Jerry Baird and his wife, Linda, look like a pair of newlyweds sitting next to each other on their living room couch. They laugh easily at jokes, exchange sweet glances, and together tell the story of Jerry's long illness and journey to recovery.
"It's difficult to be both a caregiver and a wife," Linda says. "It's nice now just to be a wife."
It's been five months since Jerry, an 81-year-old retired Marine major, received a left ventricular assist device (LVAD) at Sharp Memorial Hospital. This lifesaving mechanical heart pump helps a weakened heart push blood to the rest of the body.
Now, Jerry's fingertips are no longer white from lack of circulation. He does not need oxygen at night and he can walk the short distances that used to leave him exhausted. He says his brain is working better, too.
"I'm so grateful to be moving on with my life," Jerry says. "I'm so grateful for everything."
A Marine with unknown heart disease
Jerry was close to death when he had heart surgery at Sharp Memorial to receive his LVAD. At the time, his ejection fraction — a measurement of how well a heart is pumping blood — was in the teens; anything below 50 is considered low.
His heart issues began 50 years earlier. While fighting in Vietnam, Jerry began to have fainting episodes. Doctors in Jerry's Battalion Landing Team (2nd Battalion, 26th Marines) wanted to send him to Japan to be tested, but Jerry convinced them to let him stay a few months until his deployment ended.
Once back at Camp Pendleton, doctors discovered that Jerry, who was 29 at the time, had a "bundle block" in his right ventricle. This condition affects the way electrical impulses travel through the heart to make it beat. It means the heart can't pump blood to all areas of the body that need it, which is why he was fainting.
A passion for martial arts
At the time, the bundle block seemed mild, so doctors said Jerry was still fit for duty. He went on to graduate school and focused on a passion he discovered while stationed in Japan before Vietnam: martial arts.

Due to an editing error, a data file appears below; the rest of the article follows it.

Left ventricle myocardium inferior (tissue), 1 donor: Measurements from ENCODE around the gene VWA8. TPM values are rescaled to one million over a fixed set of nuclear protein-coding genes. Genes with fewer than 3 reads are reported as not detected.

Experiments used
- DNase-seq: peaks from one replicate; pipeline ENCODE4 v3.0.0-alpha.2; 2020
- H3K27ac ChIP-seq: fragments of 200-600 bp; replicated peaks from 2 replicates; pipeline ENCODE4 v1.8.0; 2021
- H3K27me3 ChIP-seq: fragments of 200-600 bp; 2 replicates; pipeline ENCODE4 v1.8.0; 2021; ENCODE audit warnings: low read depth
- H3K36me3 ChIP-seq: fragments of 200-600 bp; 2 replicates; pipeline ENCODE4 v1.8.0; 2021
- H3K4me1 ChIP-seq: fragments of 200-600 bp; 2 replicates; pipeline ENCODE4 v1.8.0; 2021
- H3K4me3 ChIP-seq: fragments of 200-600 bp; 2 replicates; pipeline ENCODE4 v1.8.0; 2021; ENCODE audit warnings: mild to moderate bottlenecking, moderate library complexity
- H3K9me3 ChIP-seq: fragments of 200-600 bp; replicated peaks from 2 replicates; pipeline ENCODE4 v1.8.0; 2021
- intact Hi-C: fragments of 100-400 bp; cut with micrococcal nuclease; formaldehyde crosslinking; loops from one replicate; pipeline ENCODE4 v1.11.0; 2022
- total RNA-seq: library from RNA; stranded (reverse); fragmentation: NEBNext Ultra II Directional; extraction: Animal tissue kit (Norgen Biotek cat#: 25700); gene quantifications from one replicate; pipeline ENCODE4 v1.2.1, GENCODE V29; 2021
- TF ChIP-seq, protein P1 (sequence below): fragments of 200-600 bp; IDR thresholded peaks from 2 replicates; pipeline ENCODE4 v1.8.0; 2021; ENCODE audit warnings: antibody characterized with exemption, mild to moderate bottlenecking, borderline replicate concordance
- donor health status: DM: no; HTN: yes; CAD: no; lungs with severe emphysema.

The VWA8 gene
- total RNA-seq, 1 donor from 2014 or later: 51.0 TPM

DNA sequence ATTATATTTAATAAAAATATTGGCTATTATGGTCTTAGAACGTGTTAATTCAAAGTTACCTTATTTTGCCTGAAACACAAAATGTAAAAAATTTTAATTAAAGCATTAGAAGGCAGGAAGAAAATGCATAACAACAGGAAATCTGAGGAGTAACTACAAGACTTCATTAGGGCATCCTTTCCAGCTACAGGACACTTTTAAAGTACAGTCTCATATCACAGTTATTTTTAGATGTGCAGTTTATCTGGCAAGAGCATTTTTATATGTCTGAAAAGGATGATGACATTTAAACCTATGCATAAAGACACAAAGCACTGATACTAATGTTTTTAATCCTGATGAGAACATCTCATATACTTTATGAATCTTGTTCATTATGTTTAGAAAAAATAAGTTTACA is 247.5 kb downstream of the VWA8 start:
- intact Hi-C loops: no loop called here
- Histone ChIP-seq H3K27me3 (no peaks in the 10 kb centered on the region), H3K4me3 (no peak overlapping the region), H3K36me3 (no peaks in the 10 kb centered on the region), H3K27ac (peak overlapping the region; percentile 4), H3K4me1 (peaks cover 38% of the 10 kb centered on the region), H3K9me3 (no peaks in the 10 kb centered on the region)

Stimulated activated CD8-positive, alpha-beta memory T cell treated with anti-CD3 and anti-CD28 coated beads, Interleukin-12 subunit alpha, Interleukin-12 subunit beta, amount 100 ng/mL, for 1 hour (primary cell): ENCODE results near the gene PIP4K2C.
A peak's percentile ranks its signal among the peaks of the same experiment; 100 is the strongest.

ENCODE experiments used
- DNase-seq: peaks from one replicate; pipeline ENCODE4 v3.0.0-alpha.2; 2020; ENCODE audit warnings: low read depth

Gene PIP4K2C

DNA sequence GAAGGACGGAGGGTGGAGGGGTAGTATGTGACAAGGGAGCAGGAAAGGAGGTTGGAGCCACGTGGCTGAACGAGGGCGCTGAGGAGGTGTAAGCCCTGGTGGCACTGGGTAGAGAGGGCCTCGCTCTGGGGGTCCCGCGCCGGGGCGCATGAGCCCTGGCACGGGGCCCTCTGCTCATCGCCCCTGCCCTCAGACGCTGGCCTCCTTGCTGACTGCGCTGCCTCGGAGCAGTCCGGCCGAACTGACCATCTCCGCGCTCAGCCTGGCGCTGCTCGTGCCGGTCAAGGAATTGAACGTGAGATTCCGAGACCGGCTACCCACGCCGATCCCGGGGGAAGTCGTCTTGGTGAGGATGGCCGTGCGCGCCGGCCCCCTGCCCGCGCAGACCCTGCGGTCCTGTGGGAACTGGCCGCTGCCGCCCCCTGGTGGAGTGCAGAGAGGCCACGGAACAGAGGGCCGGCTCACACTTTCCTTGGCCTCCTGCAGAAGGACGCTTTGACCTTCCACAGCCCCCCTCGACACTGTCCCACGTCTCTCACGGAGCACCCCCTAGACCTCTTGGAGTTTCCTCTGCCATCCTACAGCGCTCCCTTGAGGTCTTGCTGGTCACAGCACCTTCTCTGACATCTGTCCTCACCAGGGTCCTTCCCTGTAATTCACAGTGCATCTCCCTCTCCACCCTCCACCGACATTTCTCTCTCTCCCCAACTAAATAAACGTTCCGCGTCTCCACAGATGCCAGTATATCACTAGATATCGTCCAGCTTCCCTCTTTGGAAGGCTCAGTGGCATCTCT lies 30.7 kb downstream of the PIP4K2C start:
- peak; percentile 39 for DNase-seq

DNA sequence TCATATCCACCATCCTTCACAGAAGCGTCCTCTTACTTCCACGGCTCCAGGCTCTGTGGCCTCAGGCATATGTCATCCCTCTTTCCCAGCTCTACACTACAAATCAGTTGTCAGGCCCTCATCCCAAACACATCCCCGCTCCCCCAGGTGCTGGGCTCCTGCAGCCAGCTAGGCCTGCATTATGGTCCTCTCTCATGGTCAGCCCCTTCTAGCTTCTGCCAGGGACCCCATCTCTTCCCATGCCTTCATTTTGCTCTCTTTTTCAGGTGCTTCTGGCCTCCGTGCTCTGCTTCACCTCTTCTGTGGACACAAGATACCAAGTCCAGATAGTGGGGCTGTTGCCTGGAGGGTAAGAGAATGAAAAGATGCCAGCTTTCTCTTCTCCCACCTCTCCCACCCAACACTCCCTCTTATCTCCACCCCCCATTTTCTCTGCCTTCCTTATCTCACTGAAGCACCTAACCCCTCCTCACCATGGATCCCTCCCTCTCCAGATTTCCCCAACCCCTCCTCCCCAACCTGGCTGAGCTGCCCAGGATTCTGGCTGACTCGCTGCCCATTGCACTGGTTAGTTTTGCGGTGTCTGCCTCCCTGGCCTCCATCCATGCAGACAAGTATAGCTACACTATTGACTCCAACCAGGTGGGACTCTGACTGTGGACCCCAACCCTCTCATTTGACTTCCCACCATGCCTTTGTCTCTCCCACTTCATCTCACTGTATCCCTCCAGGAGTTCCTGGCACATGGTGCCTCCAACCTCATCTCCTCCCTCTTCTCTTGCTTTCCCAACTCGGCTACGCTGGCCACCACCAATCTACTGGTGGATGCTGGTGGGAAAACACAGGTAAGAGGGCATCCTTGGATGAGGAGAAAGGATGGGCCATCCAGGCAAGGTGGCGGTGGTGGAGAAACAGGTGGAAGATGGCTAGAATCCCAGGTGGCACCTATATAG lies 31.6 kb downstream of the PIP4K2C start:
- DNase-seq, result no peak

In graduate school, Jerry began taking Japanese karate, eventually earning his black belt. On a later deployment to Japan, he received a black belt in judo.
Jerry retired from the Marines after 25 years, and went on to have a series of careers in business. He was also raising two children, so he didn't have a ton of time to focus on martial arts. However, he always wanted to return to the sport, and in 1984 he started a judo club at a recreation center in Vista.
At 68, he began to practice the Korean martial art tang soo do, for which he later achieved a third martial arts black belt and master level.
An expert team of doctors
Jerry's heart began to weaken considerably. He received his first pacemaker in 2004 to help control his heartbeat, a second one in 2012 and a third just a few months before his LVAD surgery.
His heart health continued to deteriorate, and Jerry's interventional cardiologist, Dr. Ronald Goldberg, ultimately recommended he see cardiologist Dr. Brian Jaski at Sharp Memorial, one of the nation's leading experts in advanced heart failure.
"Dr. Goldberg really saved my life," Jerry says. "He knew I wasn't in great shape, and that I needed to see another specialist. He must have called Dr. Jaski the moment I walked out of his office. I got a call that I had an appointment with Dr. Jaski the next day, not knowing he was coming in on his day off just to see me."
Dr. Jaski and his team determined Jerry's heart disease had progressed to a point that a lifesaving LVAD was needed, and within just over a week, he was admitted to Sharp Memorial for the surgery.
Next chapter in life
With five months of recovery behind them, Jerry and Linda are slowly getting back to their normal lives. The couple, who married in 2008 after meeting online, have five adult children between them, as well as several grandchildren and a new great grandchild. Before Jerry's surgery, he was often too weak to leave the house. He also had to stop teaching and practicing martial arts.
But as he regains his strength, Jerry is ecstatic to spend more time with his family and resume martial arts. He recently returned as an instructor at a La Mesa recreation center community karate class. So far the LVAD, which is powered by an external battery pack that Jerry must wear at all times, hasn't been a bother.
In fact, a quick demonstration of how Jerry blocked a student's punch at that first class back from recovery proves that age and significant heart surgery have not affected his skills.
"Everything the doctors did for me, I just can't put into words," Jerry says. "I'm excited for this next chapter of my life."